Albeit guiltily, Marge activates the GPS system and returns the phone to Bart. Bart happily uses the phone, though it makes Marge guilty for spying on her son.
Using the GPS system, she is able to find where Bart is going: first she finds him goofing off in a construction site (which she correctly stated as a hard hat zone). Bart suddenly stops the forklift truck, causing Milhouse to get knocked out by a steel girder. She tells Bart off, then he takes an unconscious Milhouse home. Marge continuously tracks Bart with the GPS system: she grabs him from a rated R movie, gamboling at a horse race, and prevents him (just in time) from skating down steps and hurting himself. Lisa overhears Marge and Homer, and is shocked by the injustice. She immediately tells Bart, who is angry with Marge. Bart, thinking quickly, attaches the GPS chip onto the leg of a bird which sends his family on an national chase. While Homer, Marge, Lisa, and Maggie are searching for Bart, Lisa realizes that the bird is the one they'd been chasing. After checking research on her laptop, she discovers the bird is going to Machu Picchu, her dream trip they couldn't afford. She deliberatley lets the bird go free, so the family can chase it to Machu Picchu.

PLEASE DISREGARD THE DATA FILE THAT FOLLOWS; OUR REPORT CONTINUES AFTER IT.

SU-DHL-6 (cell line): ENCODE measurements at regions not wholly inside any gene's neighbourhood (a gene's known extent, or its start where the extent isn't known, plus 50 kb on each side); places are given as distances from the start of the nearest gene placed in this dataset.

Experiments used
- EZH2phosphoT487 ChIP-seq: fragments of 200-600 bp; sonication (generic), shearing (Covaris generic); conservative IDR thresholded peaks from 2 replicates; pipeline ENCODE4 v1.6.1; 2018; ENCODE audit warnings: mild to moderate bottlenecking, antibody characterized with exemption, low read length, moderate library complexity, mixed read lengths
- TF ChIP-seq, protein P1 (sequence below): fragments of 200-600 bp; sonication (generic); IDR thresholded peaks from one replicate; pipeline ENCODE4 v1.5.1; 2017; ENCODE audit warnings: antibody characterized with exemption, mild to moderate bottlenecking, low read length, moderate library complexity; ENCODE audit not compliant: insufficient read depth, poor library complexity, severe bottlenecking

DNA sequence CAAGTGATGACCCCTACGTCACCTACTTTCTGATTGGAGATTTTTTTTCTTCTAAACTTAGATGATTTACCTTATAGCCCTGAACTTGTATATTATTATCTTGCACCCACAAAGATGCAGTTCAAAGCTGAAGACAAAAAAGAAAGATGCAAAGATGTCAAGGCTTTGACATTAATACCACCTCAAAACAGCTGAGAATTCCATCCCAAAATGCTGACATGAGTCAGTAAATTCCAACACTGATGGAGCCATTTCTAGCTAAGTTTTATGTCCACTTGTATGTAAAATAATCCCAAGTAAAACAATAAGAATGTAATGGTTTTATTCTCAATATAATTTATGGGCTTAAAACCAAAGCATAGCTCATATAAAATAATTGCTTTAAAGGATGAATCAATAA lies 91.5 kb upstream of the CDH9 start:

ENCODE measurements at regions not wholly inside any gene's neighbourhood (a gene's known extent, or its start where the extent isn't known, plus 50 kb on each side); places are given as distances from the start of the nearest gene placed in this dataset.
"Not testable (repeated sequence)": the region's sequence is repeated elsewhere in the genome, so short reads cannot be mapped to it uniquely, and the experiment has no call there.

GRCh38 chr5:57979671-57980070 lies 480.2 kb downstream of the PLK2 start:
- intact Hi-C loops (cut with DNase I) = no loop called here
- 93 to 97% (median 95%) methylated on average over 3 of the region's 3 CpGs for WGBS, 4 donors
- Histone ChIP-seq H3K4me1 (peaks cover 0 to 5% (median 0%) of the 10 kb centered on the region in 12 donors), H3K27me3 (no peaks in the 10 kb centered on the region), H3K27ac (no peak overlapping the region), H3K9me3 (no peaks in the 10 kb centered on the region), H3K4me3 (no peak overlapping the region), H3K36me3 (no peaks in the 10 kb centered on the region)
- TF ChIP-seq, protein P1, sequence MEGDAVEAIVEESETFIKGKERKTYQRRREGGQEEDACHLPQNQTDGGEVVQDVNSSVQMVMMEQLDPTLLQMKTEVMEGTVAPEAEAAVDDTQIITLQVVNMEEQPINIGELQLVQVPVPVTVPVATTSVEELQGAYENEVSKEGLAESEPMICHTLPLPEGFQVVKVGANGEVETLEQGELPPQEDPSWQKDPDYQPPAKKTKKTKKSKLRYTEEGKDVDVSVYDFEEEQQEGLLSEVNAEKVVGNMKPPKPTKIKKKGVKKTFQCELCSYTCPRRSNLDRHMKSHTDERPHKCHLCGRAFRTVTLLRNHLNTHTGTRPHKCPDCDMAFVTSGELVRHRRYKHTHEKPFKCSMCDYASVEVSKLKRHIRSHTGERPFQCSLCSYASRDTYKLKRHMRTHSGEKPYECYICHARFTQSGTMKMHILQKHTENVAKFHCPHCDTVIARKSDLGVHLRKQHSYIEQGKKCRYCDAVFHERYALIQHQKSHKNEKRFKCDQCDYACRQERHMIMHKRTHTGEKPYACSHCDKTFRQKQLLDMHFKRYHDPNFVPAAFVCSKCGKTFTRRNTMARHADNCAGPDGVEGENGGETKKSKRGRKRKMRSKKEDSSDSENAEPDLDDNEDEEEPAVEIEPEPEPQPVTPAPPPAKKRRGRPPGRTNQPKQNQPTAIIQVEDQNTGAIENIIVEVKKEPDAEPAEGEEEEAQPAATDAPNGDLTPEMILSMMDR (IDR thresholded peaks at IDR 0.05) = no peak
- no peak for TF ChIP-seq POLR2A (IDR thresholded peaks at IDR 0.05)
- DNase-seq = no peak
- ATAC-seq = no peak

Meanwhile, Bart initially relishes his newfound freedom, but is horrified and frightened of being alone at night. Arriving in Machu Picchu in the morning, the family searches all over the Inca ruins for Bart. Marge, despite being exhausted, can't give up, but Lisa convinces her to rest on an ancient sculpture, below the statue of the god Viracocha. Marge quickly falls asleep. In her dream, Marge is whisked away by Viracocha, who shows her Ancient Peru. He teaches her how throughout history, parents who over-parented their children could never set them free. Upon waking, Marge learns that she cannot over-mother Bart, and must let him take steps for himself. Homer discovers that the family had been following a bird the whole time. Marge takes the family back to Springfield, where they find Bart and home. Bart says he didn't notice they were gone (for two weeks), so Marge, depressed, goes upstairs. However, upon reaching the stairs, she is stopped by Bart, who quickly begs her to never leave again. The episode ends with Lisa asking Homer where Maggie is; as it turns out, the family had left her in Machu Picchu, where she is being worshiped.
After the episode ends, a dedication to the memory of Paul Newman but instead of a picture a bottle of salad dressing with his face on it is shown.
IGN said, "This wasn't a terrible episode, but it just wasn't funny enough for such a serpentine storyline. Throw in a wasted Denis Leary, and you really start to think that 'Lost Verizon' could have been so much more". They gave the episode a final rating of 6.7/10. TV Verdict said, "it is a mostly solid episode, it feels like a missed opportunity for a show that garners more grumbles than acclaim these days".